Category: Roofing & Siding


How To: Choose the Right Gutters

There is so much to consider when choosing new gutters, including shape, material, and cost. But don't overlook performance and quality, which will over time reward you with reduced maintenance and lasting beauty.

LeafGuard

Photo: LeafGuard Brand Gutters

Gutters are a critical component of a home’s drainage system, and like many exterior features, they’re subject to wear and damage. An important item on your spring maintenance checklist should be to examine and clean out the gutters. Regular cleaning and maintenance will go a long way toward getting the maximum lifespan out of your gutters.

If, however, your gutters are showing signs of severe wear—cracks, holes, and leaks, for example—or if they’re sagging or pulling away from the house or have numerous missing, loose, or bent fasteners, it may be time to look into replacement gutters. Experts point out that water damage to the roof, fascia board, decking, or rafters is a sure sign that gutters are due for replacement. “Most ordinary gutters last about 10 to 15 years,” explains Robert Lowe, director of operations for Englert LeafGuard, originators and makers of the only one-piece, seamless gutter system with built-in hood. “Dangerous water leaks and overflows can cause tremendous damage to a home, sometimes before homeowners are even aware of the problem.”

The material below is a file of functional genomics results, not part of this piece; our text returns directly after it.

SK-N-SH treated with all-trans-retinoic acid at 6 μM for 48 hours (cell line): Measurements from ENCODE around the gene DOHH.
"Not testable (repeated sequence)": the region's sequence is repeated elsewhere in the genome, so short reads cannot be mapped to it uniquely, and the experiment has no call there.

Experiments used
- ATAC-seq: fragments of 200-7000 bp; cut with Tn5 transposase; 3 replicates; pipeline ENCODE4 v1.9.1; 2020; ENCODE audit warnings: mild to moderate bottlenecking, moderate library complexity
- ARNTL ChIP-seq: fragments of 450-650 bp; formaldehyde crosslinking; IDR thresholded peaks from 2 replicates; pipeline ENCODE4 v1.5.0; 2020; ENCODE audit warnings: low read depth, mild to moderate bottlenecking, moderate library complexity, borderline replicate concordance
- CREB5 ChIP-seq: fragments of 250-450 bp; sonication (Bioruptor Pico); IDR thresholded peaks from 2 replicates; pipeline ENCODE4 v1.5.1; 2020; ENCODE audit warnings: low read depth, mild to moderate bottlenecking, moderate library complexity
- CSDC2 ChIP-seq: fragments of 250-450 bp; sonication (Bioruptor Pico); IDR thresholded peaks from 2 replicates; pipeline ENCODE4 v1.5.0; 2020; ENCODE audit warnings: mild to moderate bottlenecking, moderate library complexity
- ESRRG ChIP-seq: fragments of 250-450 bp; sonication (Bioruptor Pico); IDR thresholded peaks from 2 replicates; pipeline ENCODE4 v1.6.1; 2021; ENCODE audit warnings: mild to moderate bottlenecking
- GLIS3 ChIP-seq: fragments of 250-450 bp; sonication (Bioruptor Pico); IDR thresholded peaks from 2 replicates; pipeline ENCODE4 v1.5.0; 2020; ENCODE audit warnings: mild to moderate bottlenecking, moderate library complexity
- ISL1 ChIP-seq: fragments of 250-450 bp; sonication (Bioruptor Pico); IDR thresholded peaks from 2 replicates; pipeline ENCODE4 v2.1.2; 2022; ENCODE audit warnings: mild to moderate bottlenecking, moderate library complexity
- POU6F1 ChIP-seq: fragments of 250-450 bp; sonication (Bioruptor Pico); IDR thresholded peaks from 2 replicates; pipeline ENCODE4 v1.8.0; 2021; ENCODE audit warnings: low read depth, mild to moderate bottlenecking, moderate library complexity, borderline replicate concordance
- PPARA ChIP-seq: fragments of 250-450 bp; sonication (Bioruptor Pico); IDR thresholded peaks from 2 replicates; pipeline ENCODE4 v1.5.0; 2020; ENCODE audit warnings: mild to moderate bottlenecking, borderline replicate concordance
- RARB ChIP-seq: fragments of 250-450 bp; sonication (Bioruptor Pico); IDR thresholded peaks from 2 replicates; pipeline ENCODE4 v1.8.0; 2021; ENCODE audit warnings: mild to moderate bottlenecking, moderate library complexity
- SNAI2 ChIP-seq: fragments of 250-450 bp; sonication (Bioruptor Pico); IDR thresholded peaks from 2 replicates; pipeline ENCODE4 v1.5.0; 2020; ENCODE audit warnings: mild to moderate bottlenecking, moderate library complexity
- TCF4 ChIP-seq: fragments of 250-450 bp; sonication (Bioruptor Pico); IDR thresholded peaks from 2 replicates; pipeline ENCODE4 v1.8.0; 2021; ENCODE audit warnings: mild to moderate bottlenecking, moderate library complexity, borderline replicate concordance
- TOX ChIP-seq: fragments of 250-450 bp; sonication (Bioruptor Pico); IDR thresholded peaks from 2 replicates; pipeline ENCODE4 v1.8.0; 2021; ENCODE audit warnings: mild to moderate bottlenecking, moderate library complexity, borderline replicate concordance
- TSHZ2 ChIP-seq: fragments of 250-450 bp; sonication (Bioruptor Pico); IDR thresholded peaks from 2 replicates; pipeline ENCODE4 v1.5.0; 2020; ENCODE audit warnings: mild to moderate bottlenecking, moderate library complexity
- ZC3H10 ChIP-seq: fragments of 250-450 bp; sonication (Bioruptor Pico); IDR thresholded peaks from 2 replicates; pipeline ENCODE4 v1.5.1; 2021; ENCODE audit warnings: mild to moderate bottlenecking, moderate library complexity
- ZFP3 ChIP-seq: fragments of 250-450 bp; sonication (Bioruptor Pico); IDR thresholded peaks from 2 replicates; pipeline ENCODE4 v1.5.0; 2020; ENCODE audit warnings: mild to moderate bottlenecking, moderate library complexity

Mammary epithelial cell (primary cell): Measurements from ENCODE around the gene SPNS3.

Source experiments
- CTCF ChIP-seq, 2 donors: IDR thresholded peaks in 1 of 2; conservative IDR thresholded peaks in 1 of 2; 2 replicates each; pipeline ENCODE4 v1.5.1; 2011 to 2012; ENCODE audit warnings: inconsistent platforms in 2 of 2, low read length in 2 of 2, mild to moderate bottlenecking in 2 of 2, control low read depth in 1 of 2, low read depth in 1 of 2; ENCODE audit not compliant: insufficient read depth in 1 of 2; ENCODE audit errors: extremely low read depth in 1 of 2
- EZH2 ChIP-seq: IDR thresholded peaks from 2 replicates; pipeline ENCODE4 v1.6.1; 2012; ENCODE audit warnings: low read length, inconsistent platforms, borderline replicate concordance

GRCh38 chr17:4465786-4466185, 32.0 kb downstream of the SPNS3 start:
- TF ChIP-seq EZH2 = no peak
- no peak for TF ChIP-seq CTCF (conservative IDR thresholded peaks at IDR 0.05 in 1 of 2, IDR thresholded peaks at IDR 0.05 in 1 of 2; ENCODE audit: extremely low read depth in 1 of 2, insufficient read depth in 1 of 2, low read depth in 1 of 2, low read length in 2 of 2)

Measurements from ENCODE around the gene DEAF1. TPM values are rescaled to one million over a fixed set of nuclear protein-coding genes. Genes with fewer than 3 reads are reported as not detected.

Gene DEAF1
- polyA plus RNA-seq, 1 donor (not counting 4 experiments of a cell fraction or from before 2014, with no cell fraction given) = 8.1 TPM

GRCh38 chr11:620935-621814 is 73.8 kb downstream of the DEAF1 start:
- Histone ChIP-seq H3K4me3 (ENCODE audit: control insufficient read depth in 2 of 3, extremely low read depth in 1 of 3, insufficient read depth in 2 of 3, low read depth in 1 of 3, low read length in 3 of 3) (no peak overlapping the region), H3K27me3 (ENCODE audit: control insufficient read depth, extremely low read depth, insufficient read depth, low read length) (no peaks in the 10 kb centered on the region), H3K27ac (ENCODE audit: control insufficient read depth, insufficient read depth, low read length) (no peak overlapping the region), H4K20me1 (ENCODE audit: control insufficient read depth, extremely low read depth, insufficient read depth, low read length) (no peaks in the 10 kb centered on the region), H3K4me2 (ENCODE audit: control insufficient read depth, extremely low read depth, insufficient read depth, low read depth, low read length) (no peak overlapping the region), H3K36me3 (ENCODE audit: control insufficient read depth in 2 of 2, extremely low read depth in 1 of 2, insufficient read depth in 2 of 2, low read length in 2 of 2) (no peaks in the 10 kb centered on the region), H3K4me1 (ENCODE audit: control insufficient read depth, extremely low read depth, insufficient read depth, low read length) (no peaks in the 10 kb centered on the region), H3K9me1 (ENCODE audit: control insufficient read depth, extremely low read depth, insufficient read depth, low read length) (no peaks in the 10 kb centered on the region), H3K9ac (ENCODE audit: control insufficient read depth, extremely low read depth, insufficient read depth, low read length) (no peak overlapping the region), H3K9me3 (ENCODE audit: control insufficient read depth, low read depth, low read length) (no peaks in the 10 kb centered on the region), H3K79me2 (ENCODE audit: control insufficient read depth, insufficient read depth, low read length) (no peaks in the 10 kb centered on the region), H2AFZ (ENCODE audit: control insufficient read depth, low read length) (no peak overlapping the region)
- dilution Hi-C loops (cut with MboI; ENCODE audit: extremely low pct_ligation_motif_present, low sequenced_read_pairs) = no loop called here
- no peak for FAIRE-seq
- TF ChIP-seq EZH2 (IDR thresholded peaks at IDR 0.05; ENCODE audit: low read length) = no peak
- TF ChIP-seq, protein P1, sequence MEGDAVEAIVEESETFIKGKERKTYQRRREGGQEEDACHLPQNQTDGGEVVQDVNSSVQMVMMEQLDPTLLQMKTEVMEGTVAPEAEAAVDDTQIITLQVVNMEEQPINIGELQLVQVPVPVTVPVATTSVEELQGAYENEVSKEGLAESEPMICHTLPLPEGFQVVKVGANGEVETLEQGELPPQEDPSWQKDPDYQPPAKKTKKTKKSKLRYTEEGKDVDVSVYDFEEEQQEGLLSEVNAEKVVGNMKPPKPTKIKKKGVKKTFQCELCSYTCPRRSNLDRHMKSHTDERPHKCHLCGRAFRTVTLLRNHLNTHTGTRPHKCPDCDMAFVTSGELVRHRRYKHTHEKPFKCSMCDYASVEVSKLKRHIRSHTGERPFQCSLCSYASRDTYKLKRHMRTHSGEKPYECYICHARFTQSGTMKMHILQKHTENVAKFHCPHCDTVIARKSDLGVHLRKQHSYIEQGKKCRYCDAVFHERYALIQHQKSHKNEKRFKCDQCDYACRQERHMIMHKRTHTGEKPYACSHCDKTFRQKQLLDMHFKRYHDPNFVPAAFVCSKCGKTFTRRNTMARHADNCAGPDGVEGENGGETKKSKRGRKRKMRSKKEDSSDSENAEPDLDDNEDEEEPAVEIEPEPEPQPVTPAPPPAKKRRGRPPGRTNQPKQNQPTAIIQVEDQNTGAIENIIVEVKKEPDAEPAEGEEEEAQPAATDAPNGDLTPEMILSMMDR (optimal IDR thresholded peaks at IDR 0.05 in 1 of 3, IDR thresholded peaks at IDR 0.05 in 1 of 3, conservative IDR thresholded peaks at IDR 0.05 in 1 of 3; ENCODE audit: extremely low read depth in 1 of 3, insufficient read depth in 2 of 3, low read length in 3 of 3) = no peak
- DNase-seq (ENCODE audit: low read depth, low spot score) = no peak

There are many types and styles of gutters on the market today, with the primary materials being aluminum, copper, steel, galvanized steel, zinc, and vinyl. Aluminum is the most prevalent gutter material and offers several advantages over other types. Aluminum is lightweight, resistant to corrosion, and available in a wide range of colors—and it’s also often the least expensive option.

Copper Gutters

Copper gutters. Photo: shutterstock.com

Other choices among the metals include galvanized steel gutters, which are coated with a layer of zinc; these gutters are strong but may be prone to rusting. Steel gutters also are available with a coating of aluminum and zinc, which alleviates the rust problem but is more expensive. Zinc gutters, yet another option, are also strong and durable, and normally do not require painting or finishing. Copper gutters are an extremely upscale and attractive choice, but cost substantially more than other metals.

Another inexpensive option is vinyl, which is available in a wide range of colors to match many types of vinyl siding. Vinyl gutters are not as durable as metal, however; they break down over time with exposure to sunlight and will therefore need to be replaced much more frequently. Additionally, vinyl gutters typically come in 10-foot sections, and the rubber seals used to join the sections can become brittle and leak.